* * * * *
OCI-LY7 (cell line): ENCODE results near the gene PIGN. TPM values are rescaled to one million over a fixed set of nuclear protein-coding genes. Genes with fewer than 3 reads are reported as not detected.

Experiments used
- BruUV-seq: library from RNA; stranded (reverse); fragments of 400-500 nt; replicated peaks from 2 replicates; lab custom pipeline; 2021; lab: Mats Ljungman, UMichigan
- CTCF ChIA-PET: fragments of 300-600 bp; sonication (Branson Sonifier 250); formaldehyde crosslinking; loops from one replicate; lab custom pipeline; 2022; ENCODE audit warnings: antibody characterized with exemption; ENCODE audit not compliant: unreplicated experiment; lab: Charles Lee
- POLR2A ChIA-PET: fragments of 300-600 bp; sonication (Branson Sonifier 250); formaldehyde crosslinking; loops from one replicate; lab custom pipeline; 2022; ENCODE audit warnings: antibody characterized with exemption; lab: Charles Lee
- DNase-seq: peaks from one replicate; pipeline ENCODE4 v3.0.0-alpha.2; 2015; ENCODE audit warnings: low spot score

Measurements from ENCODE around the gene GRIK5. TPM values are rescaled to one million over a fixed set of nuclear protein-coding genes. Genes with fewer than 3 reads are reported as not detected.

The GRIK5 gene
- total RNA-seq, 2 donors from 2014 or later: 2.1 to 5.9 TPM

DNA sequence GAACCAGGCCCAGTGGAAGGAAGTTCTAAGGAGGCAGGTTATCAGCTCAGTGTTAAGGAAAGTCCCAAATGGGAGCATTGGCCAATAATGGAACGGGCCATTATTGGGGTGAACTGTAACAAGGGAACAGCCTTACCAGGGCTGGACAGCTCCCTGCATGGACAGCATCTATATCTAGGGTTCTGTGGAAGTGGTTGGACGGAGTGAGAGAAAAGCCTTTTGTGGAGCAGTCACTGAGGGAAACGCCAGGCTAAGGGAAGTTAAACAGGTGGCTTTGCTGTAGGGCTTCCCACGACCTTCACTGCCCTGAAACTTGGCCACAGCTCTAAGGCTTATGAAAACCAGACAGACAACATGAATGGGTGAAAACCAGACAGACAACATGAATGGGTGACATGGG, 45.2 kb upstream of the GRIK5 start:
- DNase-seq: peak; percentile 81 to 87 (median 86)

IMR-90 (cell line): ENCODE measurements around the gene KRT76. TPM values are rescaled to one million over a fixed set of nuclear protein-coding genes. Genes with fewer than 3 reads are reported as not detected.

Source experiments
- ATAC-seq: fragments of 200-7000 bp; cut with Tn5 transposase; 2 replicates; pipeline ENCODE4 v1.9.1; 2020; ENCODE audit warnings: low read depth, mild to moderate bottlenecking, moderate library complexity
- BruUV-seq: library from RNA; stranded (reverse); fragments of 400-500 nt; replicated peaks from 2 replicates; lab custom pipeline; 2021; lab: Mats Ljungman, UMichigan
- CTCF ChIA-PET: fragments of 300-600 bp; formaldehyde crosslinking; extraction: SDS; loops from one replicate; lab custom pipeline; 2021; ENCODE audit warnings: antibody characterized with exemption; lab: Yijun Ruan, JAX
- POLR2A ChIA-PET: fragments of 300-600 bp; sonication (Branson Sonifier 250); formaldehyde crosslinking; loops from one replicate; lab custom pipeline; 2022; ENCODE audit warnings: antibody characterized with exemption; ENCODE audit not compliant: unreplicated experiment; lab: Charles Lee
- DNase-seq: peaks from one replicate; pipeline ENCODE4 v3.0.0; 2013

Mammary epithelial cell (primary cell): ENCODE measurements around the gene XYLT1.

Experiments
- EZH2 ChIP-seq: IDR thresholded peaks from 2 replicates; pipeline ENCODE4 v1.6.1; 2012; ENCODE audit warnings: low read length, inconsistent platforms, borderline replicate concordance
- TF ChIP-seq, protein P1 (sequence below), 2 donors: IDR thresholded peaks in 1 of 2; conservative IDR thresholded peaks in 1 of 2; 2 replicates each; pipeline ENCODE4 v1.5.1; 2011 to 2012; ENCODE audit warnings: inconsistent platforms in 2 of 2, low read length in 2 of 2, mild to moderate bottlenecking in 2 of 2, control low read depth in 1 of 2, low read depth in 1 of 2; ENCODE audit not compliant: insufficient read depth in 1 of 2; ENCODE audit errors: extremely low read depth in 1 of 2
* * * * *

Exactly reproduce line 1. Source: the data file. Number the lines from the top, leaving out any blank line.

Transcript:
OCI-LY7 (cell line): ENCODE results near the gene PIGN. TPM values are rescaled to one million over a fixed set of nuclear protein-coding genes. Genes with fewer than 3 reads are reported as not detected.